ENGLE, Margarita. Jazz Owls.  192p. Atheneum/S. & S. May 2018. Tr $17.99. ISBN 9781534409439. Gr 7 Up—Set during the Zoot Suit riots, this novel in verse tells a fictional account of a dark time in American history. Marisela and Lorena are jazz owls who work all day and dance all night. They also dance during the day as they twist and turn trying to navigate their place in Los Angeles during World War II. They face racism at home for their Latino heritage despite having family members serving overseas. Marisela falls in love with a musician, while Lorena dreams about saving enough money to go to school. Zoot suits—loose suits perfect for dancing to jazz and rumba music that has heavy Afro-Latino influences—are frowned upon. Tensions rise as newspapers print headlines that invoke fear. Sailors start pouring into the streets as they round up young Latino men, beat them, and burn their suits. This becomes a nightmare that repeats too many times, and while the forces that be ultimately end it, the Latino and African American communities are still raw from their physical and emotional abuses. The novel focuses on Marisela and Lorena with occasional verses from her parents, brother, and friends. Engle's approach to a topic that may seem hard for teens to grasp is successful as readers will be cheering for the jazz owls to be able to not only dance, but to overcome racism. VERDICT A quick read perfect for history buffs, dance enthusiasts, poets, and just about anyone looking for a great story. Recommended.—Katie Llera, Bound Brook High School, NJ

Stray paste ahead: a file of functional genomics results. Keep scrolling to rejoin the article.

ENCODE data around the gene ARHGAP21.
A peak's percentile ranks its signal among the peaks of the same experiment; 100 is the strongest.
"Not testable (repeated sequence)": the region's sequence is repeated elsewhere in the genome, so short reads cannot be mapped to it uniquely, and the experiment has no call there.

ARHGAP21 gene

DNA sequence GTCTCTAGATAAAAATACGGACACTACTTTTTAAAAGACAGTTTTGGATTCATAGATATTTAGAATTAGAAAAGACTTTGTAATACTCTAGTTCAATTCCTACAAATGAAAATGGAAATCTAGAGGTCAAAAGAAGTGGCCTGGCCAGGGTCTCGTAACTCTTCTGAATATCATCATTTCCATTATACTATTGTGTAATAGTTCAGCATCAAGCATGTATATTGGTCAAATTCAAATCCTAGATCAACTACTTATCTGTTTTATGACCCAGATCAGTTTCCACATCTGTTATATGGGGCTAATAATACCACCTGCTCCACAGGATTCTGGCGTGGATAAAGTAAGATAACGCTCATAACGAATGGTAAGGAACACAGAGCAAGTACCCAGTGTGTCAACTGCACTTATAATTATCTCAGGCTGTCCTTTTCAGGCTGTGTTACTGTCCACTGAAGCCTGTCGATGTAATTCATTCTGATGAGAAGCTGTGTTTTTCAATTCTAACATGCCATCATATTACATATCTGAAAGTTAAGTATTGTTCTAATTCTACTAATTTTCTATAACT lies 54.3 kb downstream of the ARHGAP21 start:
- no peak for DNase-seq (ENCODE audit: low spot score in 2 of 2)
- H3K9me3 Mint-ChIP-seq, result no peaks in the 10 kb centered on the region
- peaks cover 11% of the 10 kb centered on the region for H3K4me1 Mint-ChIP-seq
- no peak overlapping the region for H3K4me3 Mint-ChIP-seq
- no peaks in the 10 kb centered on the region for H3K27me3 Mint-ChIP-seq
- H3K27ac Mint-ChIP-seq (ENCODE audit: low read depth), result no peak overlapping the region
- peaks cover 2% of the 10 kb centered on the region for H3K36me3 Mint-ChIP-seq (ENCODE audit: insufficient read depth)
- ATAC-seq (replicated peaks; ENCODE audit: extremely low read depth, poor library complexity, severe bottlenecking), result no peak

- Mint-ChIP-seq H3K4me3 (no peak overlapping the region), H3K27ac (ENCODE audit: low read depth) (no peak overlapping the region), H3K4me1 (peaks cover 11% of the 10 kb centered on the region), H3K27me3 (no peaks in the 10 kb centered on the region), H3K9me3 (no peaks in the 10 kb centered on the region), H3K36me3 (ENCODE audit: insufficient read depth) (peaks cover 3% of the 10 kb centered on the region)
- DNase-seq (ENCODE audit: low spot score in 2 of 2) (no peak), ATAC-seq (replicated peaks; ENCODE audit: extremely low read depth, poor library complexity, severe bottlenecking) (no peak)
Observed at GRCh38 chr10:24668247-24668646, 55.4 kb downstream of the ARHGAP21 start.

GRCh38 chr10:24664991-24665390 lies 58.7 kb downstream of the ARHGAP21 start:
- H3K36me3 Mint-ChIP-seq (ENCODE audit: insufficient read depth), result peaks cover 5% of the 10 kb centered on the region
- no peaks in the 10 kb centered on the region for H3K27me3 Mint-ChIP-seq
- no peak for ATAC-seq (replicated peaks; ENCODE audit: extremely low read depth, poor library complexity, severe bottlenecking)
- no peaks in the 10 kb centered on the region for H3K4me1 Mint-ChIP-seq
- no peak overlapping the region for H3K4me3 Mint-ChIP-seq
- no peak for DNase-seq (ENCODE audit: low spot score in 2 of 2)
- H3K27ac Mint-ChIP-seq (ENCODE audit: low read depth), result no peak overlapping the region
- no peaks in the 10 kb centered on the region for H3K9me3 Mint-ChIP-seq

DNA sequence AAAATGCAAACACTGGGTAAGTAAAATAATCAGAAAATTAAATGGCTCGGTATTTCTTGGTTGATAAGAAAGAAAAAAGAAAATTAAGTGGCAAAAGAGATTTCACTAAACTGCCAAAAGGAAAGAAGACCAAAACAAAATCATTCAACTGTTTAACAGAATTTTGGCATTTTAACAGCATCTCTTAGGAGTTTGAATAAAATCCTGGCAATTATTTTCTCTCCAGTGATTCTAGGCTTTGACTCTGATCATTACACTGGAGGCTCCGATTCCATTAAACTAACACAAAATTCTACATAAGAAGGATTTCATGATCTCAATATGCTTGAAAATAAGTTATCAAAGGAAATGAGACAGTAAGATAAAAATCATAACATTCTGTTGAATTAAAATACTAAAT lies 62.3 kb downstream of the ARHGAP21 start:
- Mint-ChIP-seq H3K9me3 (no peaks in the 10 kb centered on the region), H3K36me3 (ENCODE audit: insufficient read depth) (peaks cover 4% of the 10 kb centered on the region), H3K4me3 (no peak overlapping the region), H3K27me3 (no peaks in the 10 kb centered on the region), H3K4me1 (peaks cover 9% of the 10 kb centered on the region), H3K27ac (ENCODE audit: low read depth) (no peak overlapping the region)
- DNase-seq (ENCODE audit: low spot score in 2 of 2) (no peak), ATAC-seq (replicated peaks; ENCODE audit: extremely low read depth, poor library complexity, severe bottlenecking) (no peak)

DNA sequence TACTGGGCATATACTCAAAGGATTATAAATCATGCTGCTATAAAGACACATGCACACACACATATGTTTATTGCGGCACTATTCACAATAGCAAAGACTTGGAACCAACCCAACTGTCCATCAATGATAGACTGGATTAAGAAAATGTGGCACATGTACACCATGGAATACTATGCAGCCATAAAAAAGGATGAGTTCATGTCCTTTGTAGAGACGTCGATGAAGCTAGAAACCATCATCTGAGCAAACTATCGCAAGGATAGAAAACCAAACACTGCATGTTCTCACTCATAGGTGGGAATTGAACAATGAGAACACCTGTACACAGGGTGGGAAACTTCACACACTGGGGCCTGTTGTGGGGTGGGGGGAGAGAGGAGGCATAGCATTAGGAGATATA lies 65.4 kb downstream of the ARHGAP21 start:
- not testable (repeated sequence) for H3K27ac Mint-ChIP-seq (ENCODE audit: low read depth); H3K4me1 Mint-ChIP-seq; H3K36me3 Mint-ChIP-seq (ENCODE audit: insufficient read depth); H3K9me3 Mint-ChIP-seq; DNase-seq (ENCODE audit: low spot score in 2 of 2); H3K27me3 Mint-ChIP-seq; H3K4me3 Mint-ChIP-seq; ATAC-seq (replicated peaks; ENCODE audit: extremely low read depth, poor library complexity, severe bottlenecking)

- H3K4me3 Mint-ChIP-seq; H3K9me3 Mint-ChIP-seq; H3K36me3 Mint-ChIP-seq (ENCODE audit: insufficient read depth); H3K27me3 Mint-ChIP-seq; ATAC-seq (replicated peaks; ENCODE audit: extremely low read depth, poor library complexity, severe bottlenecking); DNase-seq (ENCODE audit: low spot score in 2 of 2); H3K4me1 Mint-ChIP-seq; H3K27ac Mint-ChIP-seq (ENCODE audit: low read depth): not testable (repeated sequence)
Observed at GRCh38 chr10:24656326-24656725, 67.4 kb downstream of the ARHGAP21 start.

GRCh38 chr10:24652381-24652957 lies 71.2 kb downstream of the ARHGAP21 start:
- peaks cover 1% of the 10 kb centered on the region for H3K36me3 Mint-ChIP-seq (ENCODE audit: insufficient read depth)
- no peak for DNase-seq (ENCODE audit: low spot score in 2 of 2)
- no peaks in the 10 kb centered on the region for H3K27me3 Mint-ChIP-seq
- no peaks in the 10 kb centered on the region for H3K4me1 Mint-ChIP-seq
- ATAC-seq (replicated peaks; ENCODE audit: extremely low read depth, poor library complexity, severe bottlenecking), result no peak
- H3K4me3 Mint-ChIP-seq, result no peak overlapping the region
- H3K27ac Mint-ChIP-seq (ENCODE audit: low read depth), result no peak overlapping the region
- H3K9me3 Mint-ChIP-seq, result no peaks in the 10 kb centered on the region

redstarGansworth, Eric. Give Me Some Truth. 400p. Scholastic/Arthur A. Levine Bks. May 2018. Tr $18.99. ISBN 9781338143546.  Gr 9 Up–Carson is a senior in high school. He loves his Chevelle, his imperfect family, and music. He dreams of starting his own band with his friend Lewis, whom he treats horribly, because Lewis lets him. Maggi has just moved back to the Rez after living in the projects in the city with her mother and sister for seven years. She's 15 and works with her family selling beaded work to tourists from a script her mother wrote for her to recite when she was a little girl. She dreams of creating her own high-concept art, but life at the fictionalized Tuscarora Nation reservation and the lack of modern conveniences of their home are taking its toll on Maggi. Carson and Maggi seem to have an instant attraction, but Carson soon discovers that Maggi has embarked on a relationship with 31-year-old Jim, a white man who works with her on her job who is not quite as nice as he may seem. Gansworth's follow-up to If I Ever Get Out of Here has an incredible voice. Told in alternating perspectives, this novel places readers right at the center of young adult lives in a reservation on the outskirts of Niagara Falls. His characters are rich, well developed, and will stay with readers for a long time. Lovers of his debut novel and The Absolutely True Diary of a Part-Time Indian by Sherman Alexie will fall in love with this incredibly written novel. VERDICT A stellar choice for YA realistic fiction shelves.—Christina Vortia, Hype Lit, Land O'Lakes, FL LARSON, Hope. All Summer Long. illus. by Hope Larson. 176p. Farrar. May 2018. Tr $21.99. ISBN 9780374304850; pap. $12.99. ISBN 9780374310714. Gr 5-8–It’s a summer of changes for 13-year-old Bina. Her best friend Austin is off to soccer camp, her oldest brother and his husband are adopting a baby, and nobody has time for Bina. An aspiring guitarist, she takes solace in music; it grounds her when she feels adrift. Over the course of long weeks filled with babysitting, mini-golf, concerts, and family, Bina experiences a full range of emotions as feelings are easily hurt, moods are topsy-turvy, and friendships are formed, broken, and reshaped in different ways. This sensitive, relatable graphic novel explores many familiar touchstones of adolescence as Bina seeks her place in the world. Constantly looking up to the older, more accomplished people in her life, Bina finds it hugely satisfying when she realizes that she, too, has something to offer. A limited palette keeps the focus on the story and character development, and Larson’s expressive drawings add to the emotional resonance of the teen’s journey to self-discovery. VERDICT Fans of Raina Telgemeier’s Smile and Shannon Hale’s Real Friends will eagerly embrace this work. A charming addition to any graphic novel collection.Allison Tran, Mission Viejo Library, CA MCLACHLAN, Jenny. Star Struck. 224p. (The Ladybirds: Bk. 3). Feiwel & Friends. Apr. 2018. Tr $17.99. ISBN 9781250061515. Gr 7 Up–A character-driven novel where a school bully gets a wake-up call. Pearl, who is white, is the school mean girl and that is just how she likes it. But when a new girl, Hoshi, who is white and Japanese, bursts onto the scene with her undeniable talent and knowledge of Japanese pop culture, things start to change. Suddenly, what once belonged to Pearl starts slipping away. From the lead role in the school musical to her newest crush's attention, Hoshi's entrance puts things in motion for Pearl's character growth. McLachlan has written a charming story of self-discovery. Her characters are a dynamic and realistic representation of teens in a modern world. Pearl is confronted not only with natural adolescent issues but also with the struggles of her home life and her sexuality. And though Hoshi initially serves as a catalyst for the mean girl's transformation, the secondary character is also fully developed by the story's end. While this is set in modern England, the dialogue lacks the Briticisms that might trip up some teens. The narrative is generally light and entertaining. Those who have read the other books in the series will be thrilled with this addition. VERDICT Purchase where the previous entries are popular.—Haley Amendt, Hinton Municipal Library, Alta. PARSONS, Ash. The Falling Between Us. 304p. Philomel. Mar. 2018. Tr $17.99. ISBN 9780399168482. Gr 7 Up–Roxy lives on the periphery after her boyfriend's meteoric rise to pop music superstardom. She travels on tour with Joshua Blackbird, "the girl from home" always present in the background. She gives him unconditional support while seething at the demands others place on him: the relentless schedule set by his prescription-pushing manager, a manufactured romance with a female pop star, a distant mother always asking for money, and unceasing frenetic attention from fans. The intense pressure makes Joshua distant and fragile, and Roxy's worry for his well-being increases. When Joshua goes for a midnight swim off a yacht and disappears, the protagonist spirals into profound grief even as she questions what happened to the boy she loves. Roxy is an engaging narrator who offers a perceptive glimpse into the celebrity industry alongside her own emotional landscape. She constantly compares their new reality to a circus and becomes obsessed with 1920s aerialist Lillian Leitzel, whose gravity-defying acrobatics and eventual tragic plummet are one means through which Parsons presents the pervasive theme of falling and losing control. The story moves quickly, its dark intensity crafted from raw emotion delivered in lyrical prose and staccato sentences. The novel includes a biting critique of celebrity culture and a hint of mystery, but the heart of the story is an exploration of grief, depression, and suicide. While the ending may feel too pat for some readers, it subtly delivers a positive message about choosing life over suicide. VERDICT With a shrewd and sympathetic narrator and multiple elements of interest—music, celebrity, grief, mental health—this novel is a recommended first purchase.—Elizabeth Lovsin, Deerfield Public Library, IL PHILIPS, L. Sometime After Midnight: A Cinderella Story. . 400p. Viking. Jun. 2018. Tr $17.99. ISBN 9780425291634. Gr 9 Up–Nate Grisheimer is a musical prodigy, son of a legendary guitarist who killed himself when the record label he was signed to—Paradise Entertainment, run by power-hungry music mogul Richard Pierce—sapped him of his creativity. Nate's only dream is to follow in his father's footsteps and continue his legacy, but he's held back by his fast food job, his emotionally distant stepmother, and the fact that he can't sing. His voice doesn't capture his music and lyrics the way he wants, and he's desperate to find that perfect voice. Richard Cameron Pierce, Jr. is the heir to the Paradise fortune, along with his twin sister Tess. His real ambition is not to run Paradise, but to be one of its artists. He hasn't found musicians good enough to bring his words to life. Plus, he's promised his father that he would spend a gap year learning about the business. So when Cameron attends a small concert by a band that has potential, and meets a cute, mysterious guy named Nate, the meeting has unforeseen implications for both of them—especially when Nate realizes who Cameron really is, and what he represents. Philips (Perfect Ten) has created a realistic, not-overly-mushy, well-written romance with a mostly white cast. Nate and Cameron's relationship is rocky, sweet, tense, real, and not the driving force of the story, which is refreshing. Readers will love Nate's hipster-ness and Cameron's humility despite his privilege. VERDICT Teens should enjoy this quirky, tender romance. A recommended purchase.—Tyler Hixson, Brooklyn Public Library REDGATE, Riley. Noteworthy. 400p. ebook available. Abrams/Amulet. May 2017. Tr $17.95. ISBN 9781419723735. Gr 8 Up–Jordan Sun cross-dresses as Julian, a male a cappella singer, to use her height and low singing voice to her advantage in a ploy that evolves from the mounting frustration she feels after not getting cast in plays. She's on theater scholarship far away from her San Francisco Chinese American parents, who are just barely scraping by financially. At Kensington-Blane, an upstate New York boarding school for the arts, Jordan is willing to risk aspects of her identity to audition for the Sharpshooters, a young men's singing ensemble with a long and proud tradition. She cuts her hair and dons a wig when in "girl mode." Once the teen makes the Sharps, she has to spend more and more of her time in cloaking glasses after raiding a thrift sale for boys' duds. Something of a whim becomes a commitment: she must pretend to be a dude for the long haul as the group preps for a high-stakes competition in December, and she is soon embraced by the tight club, which is focused on the prize. The seven other members of the group—all quite distinctively characterized—become an accepting clique, a sanctuary of friendship and artistic endeavor. As Jordan comes to know outsider Nihal, punctilious music director Trav, and talented and extroverted Isaac, she becomes embroiled in their ambitions and their rivalries. Jordan/Julian treats readers to an outsider/insider's perspective on gender. Setting and plot delightfully incorporate the arts, with themes of romance and self-awareness woven in. VERDICT This fun novel pushes against gender norms and will resonate with many teens. A strong purchase for most collections.—Suzanne Gordon, Lanier High School, Sugar Hill, GA SHINE, Joe. Bobby Skye: Boy Band or Die. 288p. Soho Teen. May 2018. Tr $18.99. ISBN 9781616958411. Gr 8 Up–Robert Hutchinson is sarcastic and charming, and readers will love to follow him in his journey from juvie-bound teen to secret agent trainee and all-star boy band member. Hutch is on the run from the cops, and this time his penchant for bursting into song can't save him. He lands in juvie and is met by an agent who tells him he can either leave with her, no questions asked, or die tomorrow. Hutch leaves with her and is knocked unconscious. He wakes up in a high security facility and is told to obey the rules at all costs if he wants to a) survive and b) pass the test to gain his freedom. If he passes, he will become a Shadow—a protector of a Future Important Person. After making it through the grueling tests, Hutch finds out his FIP is Ryo Enomoto, a world-famous boy band member. And now, so is Hutch. And worse off, he's got to sing, which is what got him in trouble in the first place. This is not what Hutch signed up for, but it's a job he's got to do—or else he dies. This fast-paced, fun, and all-around snarky novel can and should be read concurrently with Shine's debut novel I Become Shadow. VERDICT A great addition to any YA collection.—Caitlin Wilson, Meadowdale Library, North Chesterfield, VA STRAND, Jeff. How You Ruined My Life. Sourcebooks. Apr. 2018. Pap. $10.99. ISBN 9781492662020. Gr 7 Up—A clever, relatable novel about teen competition, chaste romance, pranks, jealousy, and kindness. Rod, lead singer in a pretty awful high school punk rock band called Fanged Grapefruit, has an awesome life for the most part, with a beautiful, supportive girlfriend, a few tight friends, and a terrific, hardworking mom. Everything changes, though, when odious cousin Blake moves in for three months and begins to deliberately and sneakily destroy everything good in Rod's life. He seems to have everyone fooled about his true nature. Rod responds: game on, and may the best man win. Witty dialogue, ridiculous yet believable situations, and just the right note of self-deprecating introspection make this a perfect book for reluctant readers as well as those who are just not in the mood for angsty YA novels. VERDICT Sure to fly off the shelves, this delightful addition to the minuscule shelf of truly funny books for teens will be eagerly snatched up and passed hand to hand.—Susan Riley, Mamaroneck Public Library, NY WALTON, K.M., ed. Behind the Song. 400p. Sourcebooks/Fire. Sept. 2017. pap. $10.99. ISBN 9781492638810. Gr 9 Up–This anthology about music hits all the right notes. Young adult authors and musicians share the power of music through essays and short stories inspired by particular songs. The 14 entries are sparked by a diverse group of artists, such as Bob Dylan, the Killers, Amy Winehouse, Oasis, and the Eagles. Readers will recognize some of the popular authors who contributed, such as Ellen Hopkins, Ellen Oh, David Arnold, and Elisa Ludwig. The pieces are about more than just the songs and reveal personal philosophies that will resonate even with readers unfamiliar with the music. A biography of each contributor is included to further explore the impact music has had on the lives of each author. All of the songs are listed on a comprehensive playlist so that teens can create their own mixtapes. Highlights of the collection are Beth Kephart's personal essay "The Opposite of Ordinary," inspired by "A Place for Us" from West Side Story, and Hopkins's "Tiffany Twisted," inspired by the Eagles' "Hotel California." VERDICT A perfect addition to school and public libraries—especially useful as a curriculum tie-in or for writing prompts.—Kevin McGuire, Woodland Hills School District, PA WARGA, Jasmine. Here We Are Now. 304p. HarperCollins/Balzer & Bray. Nov. 2017. Tr $17.99. ISBN 9780062324702. Gr 9 Up–A deep dive into the history of a family she did not know she had shows 16-year-old Taliah Abdallat a great deal about things lost and found. Taliah has never known her father, but a few years back she began to suspect her dad was grunge god Julian Oliver (and not, as her mother, Lena, told her, just some guy back home with whom she had a fling). After sending him three years of unanswered letters, he appears while Taliah's mother is in Paris, confirms his paternity, and whisks Taliah off to his hometown in Indiana, where his father is dying. Everything is happening so fast, and while Taliah doesn't want to make it easy for Julian to suddenly be in her life, she is also desperate to learn the truth of her mother and Julian's past. Taliah is a pianist and songwriter, and the two bond over music, as Taliah attempts to take her best friend Harlow's advice and be open to letting people into her life. Julian and Taliah's present and Julian and Lena's past are woven together nicely, slowly revealing the full story of the parents' romance and their falling out. Some secondary characters are underdeveloped and unnecessary, but the main characters are outstanding. The rushed ending, though not dissatisfying, leaves many unanswered questions. A music-packed look at how we grow, change, and define or redefine relationships. VERDICT This thoughtful look at finding one's place, sometimes in the most surprising and unexpected ways, will have wide appeal.—Amanda MacGregor, Parkview Elementary School, Rosemount, MN WILDE, Jen. The Brightsiders. 304p. Feiwel & Friends. May 2018. Tr $16.99. ISBN 9781250189714. Gr 9 Up–Set in the fast pace of Hollywood, rockstar drummer Emmy King, 17, just can’t seem to get it right. Always caught up in drama with her parents and friends, the paparazzi have a field day when Emmy ends up in the hospital after a hard night of underage drinking. A few months later she is on stage and coming out as a bisexual. She eventually falls for Alfie, her irresistible, genderfluid band mate, which leads to a relationship that is physically mature. Emma is a complex, multifaceted character who doesn’t always make the right decisions, but she proves that relationships can be complicated regardless of one’s sexuality. The author adeptly captures the essence and confusion that young people may go through when trying to figure out their identities. This inclusive romance features multiple LGBTQ+ protagonists, including a nonbinary character who uses the pronouns they/them. The frankness and details of Emmy’s sexual experiences make this a better choice for older readers. VERDICT Perfect for collections seeking high drama and romance.–Karen Alexander, Lake ­Fenton High School, Linden, MI WOODFOLK, Ashley. The Beauty That Remains. 336p. Random. Mar. 2018. Tr $17.99. ISBN 9781524715878. G r 9 Up—Bring out the tissues: this deftly written tale of three teenagers coping with love and loss will pull heartstrings. Logan, Shay, and Autumn are loosely connected by the now-defunct band called Unravelling Lovely. As the band has imploded, so have their lives. In alternating perspectives, this novel presents each character coping with the loss of someone vitally important to their own understanding of who they are in the world. Singer-songwriter Logan struggles with his anger and self-destructive impulses after his ex-boyfriend's apparent suicide. Shay copes with her own fear and heartache after her twin sister, a music blogger, dies of cancer. At the same time, quiet, artistic Autumn has to break out of her shell of silence and self-control to find her way without her colorful best friend. The likelihood of three young people in the same world all coping with the tragic deaths of three different young people in their orbit definitely stretches the imagination. That said, the core characters live and breathe; they are contradictory, messy, and truly believable, making readers willing believe the premise. In her debut, Woodfolk has written a lovely and introspective coming-of-age novel that fully captures the way friendship, music, family, and romance dovetail to create a young person's identity. The self- and life-defining nature of grief and loss captured so well by authors such as John Green is explored here with humor, intelligence, and grace. VERDICT An excellent selection for YA collections.—Sara Scribner, Marshall Fundamental School, Pasadena, CAYA Graphic Novels